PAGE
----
This weekend, Yukon was lucky to have two new female fat bikers in town. Jill Homer - hereinafter known as Dr. Jill – is a famous endurance athlete who’s biked the Great Divide and the Iditarod. She’s also a friend who’s visited Whitehorse for a couple of local events, as well as just to hang out. For the last couple weeks Jill’s been in Alaska, running in the Susitna 100, and watching her boyfriend Beat run the Iditarod Invitaitonal. Jill Missal - hereinafter known as Hunter Missal – is GearGals, a female gear blogger who I’ve only met through the twitterverse. In 140 characters or less, the two Alaskan Jills, Bike-wife and I have been plotting a fat bike weekend.
The Jills arrived on Friday night after a long car ride in from Anchorage. Yukon and Alaska may be close on a map, but without an airline to connect them, they tend to involve long drives. On Saturday, we spent the day exploring Yukon single track – double riding so that we could check out Quickie and Boogaloo in the same day.
Sunday was the main event – an overnight snowbike ride along the Dawson Overland trail. The trail, formerly a winter mail route from Whitehorse to Dawson City, is a well traveled snowmobile route and part of the Yukon Quest. Our trip would take us from Braeburn Lodge to Takhini River Road – 100 km split evenly between two days.
This trip was a multi-biketual adventure. I was on Wednesday, my titanium Fatback. Hunter Missal rode a titanium 9:zero:7, similar to my bike, but even lighter thanks to the absence of a front brake. Bike-wife was on her Salsa Mukluk; and Dr. Jill rode a borrowed Surly Pugsley. We were successfully representing all major fat bike brands.
The Mr. drove us out to Braeburn Lodge, gave us a quick summary of the trail and off we rode. Day 1 was warm – within the first half hour I’d abandoned my hat and was riding bare headed. The highlight for me, was a small snowmobile trail that Hunter Missal discovered when trying to find the facilities. Halfway down the trail, the silence of the forest was interrupted by the sound of a rushing river – right underneath your feet. Hunter Missal and I were mesmerized, the other two girls were not as keen on standing on top of the frozen river.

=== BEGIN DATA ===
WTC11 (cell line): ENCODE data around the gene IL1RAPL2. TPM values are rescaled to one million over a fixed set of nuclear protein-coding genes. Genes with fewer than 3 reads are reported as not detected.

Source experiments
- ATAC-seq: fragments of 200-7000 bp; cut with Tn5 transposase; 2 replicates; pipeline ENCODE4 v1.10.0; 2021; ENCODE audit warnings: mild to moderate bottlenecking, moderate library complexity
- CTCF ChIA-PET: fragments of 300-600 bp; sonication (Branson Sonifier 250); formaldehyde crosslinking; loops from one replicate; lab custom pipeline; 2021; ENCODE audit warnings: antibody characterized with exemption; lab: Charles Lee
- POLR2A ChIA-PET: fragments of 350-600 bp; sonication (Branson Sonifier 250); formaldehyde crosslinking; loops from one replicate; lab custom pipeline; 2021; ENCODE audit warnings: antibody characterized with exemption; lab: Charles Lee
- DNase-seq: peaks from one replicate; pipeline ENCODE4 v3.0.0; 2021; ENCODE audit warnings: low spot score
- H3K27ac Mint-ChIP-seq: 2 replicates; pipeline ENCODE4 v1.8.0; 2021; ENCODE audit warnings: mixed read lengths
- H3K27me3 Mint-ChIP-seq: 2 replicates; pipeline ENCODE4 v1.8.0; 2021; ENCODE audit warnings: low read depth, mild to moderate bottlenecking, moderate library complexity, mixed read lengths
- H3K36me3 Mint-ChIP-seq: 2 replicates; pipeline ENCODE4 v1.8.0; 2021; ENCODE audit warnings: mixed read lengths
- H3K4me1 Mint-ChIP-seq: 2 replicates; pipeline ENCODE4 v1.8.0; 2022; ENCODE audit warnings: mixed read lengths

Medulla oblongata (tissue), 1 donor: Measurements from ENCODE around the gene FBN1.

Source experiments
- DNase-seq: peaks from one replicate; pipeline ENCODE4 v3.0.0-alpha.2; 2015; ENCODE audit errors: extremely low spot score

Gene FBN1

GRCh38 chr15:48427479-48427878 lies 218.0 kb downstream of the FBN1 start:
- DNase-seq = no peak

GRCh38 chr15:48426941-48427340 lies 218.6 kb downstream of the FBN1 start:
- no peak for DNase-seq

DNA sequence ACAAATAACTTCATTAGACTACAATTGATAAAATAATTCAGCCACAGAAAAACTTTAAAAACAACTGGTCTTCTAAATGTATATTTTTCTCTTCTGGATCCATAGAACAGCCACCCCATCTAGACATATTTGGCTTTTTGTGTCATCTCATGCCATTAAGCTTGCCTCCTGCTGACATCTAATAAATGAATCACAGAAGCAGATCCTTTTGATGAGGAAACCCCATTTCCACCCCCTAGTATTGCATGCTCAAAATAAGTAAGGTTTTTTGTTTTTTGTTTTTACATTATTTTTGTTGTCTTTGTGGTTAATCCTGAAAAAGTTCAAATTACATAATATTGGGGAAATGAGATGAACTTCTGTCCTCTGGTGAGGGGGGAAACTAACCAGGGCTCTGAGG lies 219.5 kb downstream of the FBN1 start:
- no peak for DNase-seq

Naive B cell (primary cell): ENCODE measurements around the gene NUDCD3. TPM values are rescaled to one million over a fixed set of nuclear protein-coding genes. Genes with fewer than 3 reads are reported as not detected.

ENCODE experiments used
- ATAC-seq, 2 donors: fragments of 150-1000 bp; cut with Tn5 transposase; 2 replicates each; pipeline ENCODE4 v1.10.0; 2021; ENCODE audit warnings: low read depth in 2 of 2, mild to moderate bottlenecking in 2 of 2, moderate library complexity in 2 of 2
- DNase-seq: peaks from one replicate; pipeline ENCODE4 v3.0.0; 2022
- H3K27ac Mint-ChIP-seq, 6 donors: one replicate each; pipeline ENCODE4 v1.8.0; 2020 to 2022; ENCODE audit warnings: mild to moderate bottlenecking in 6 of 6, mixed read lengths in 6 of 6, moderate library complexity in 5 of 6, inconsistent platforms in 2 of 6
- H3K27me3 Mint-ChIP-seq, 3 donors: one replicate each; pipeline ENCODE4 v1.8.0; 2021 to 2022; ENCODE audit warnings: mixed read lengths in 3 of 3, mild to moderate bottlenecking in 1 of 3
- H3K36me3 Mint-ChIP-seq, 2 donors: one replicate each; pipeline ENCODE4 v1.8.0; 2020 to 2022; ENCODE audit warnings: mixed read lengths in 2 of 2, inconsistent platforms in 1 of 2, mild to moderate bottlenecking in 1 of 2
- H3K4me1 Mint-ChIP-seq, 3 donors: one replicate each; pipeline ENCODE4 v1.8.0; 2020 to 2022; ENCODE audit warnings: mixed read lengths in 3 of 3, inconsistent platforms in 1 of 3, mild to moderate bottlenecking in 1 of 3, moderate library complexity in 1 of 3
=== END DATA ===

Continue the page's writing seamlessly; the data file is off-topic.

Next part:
Overall, the trail was nice and firm, with enough room to ride side by side with plenty of opportunity to chat and visit. Although we’d left Whitehorse in blue skies, most of our ride was spent in soft snow with hazy skies.
The one break in the weather was accompanied by the most colorful sundog I’ve ever seen. Unfortunately, my skills at capturing the moment on megabytes are lacking.
After 40 km of riding, we finally met up with our Cabin Boy – the incredibly kind Sky Hunter who had kindly volunteered to bring our food out to the cabin. While the use of a Cabin Boy may spoil the purity of a hut to hut – it turned out to be a brilliant decision. Sky Hunter had come upon our planned Klondike Snowmobile Association cabin, only to discover it was occupied by a couple of bison hunters. While we were out the trail, he found us a Trapper’s cabin that we could use for the night to stay warm and dry. He was able to direct us to our new accommodations before nightfall – and even got the stove going for us.
The cabin was probably the best part of our trip. Despite the snowmobile for transportation, we only brought the essentials: wine, cheese, chocolate, beer, pasta, eggs, bacon, pancakes, syrup and Reese’s Peanut Butter cups.
After a long day of exercise, we started our cabin time huddled close to the woodstove, desperate to get every joule of heat energy. With each passing hour our chairs moved back, widening the semi-circle as the stove got warmer and warmer. By half way through the night, Dr. Jill was singing Ne-Yo’s “It’s Getting Hot in Here” as we changed into tank tops and rolled up our pants. Finally, the beer was done, the wine-skins were empty and it was time to climb into our sleeping bags and rest up for the morning.
At 6:30 am, the sauna cabin was back to needing a wood fire; and I had the coldest sleeping bag. By the time I gathered more wood, it was time to start on breakfast anyway. We had convinced our Cabin Boy to stay the evening, instead of travelling back to town in the dark. After water was boiled for coffee, bacon cooked in the fire, and pancakes slowly baked, we loaded the snowmobile with garbage and our sleeping bags and sent Sky Hunter on his way.
After leaving a nice message for the cabin owner, we packed our own bikes up and started down the trail. Despite a snowy evening, the route was still packed well, and we were able to make good time. We even started our ride in blue skies with a big, bright sun. Unfortunately, within the first 10 km, the temperature started to drop and stopping to eat was made more difficult by the chilly weather.
The trail is not incredibly exciting, or particularly challenging – but is consistent and dotted with interesting historical artifacts. There were some fun, long descents; a long section of climbing and plenty of fast, flat sections. It was also a great way to try out an overnight bike trip – leaving me more confident in joining the Mr. for some of his longer adventures.
By the time we pulled up to the car at 3:30 pm, we’d ridden for almost 10 hours in total. Seems like a long time on bikes, but thanks to good conversation, and wicked 80s ballads, the time flew by. It was fun to see the surprised expressions on the snowmobilers faces as they came across a group of women, riding bikes, in the middle of winter. I’m hoping this becomes an annual adventure – perhaps next time we’ll trek up to Alaska.
Same trip, different blogs:
For more information on the historical elements of the trail, see Jennoit’s post: http://jennoit.blogspot.com/2012/03/741-1842-sunset-ya-know-if-this-was.html
For an awesome Robert Service inspired poem, see Dr. Jill’s post: http://arcticglass.blogspot.com/2012/03/there-are-strange-things-done.html